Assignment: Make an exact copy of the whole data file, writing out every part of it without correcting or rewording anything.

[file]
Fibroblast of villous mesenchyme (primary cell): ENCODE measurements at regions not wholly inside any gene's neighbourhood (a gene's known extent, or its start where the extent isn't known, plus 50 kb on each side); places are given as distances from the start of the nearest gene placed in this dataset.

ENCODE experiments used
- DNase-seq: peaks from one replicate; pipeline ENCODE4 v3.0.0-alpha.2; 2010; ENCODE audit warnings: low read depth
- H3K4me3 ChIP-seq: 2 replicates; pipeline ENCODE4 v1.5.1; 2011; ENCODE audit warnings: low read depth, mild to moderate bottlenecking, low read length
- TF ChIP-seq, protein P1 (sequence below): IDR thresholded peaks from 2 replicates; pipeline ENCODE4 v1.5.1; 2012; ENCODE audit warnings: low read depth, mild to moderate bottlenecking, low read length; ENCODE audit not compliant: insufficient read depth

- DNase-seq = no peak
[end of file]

Fibroblast of villous mesenchyme (primary cell): ENCODE measurements at regions not wholly inside any gene's neighbourhood (a gene's known extent, or its start where the extent isn't known, plus 50 kb on each side); places are given as distances from the start of the nearest gene placed in this dataset.

ENCODE experiments used
- DNase-seq: peaks from one replicate; pipeline ENCODE4 v3.0.0-alpha.2; 2010; ENCODE audit warnings: low read depth
- H3K4me3 ChIP-seq: 2 replicates; pipeline ENCODE4 v1.5.1; 2011; ENCODE audit warnings: low read depth, mild to moderate bottlenecking, low read length
- TF ChIP-seq, protein P1 (sequence below): IDR thresholded peaks from 2 replicates; pipeline ENCODE4 v1.5.1; 2012; ENCODE audit warnings: low read depth, mild to moderate bottlenecking, low read length; ENCODE audit not compliant: insufficient read depth

- DNase-seq = no peak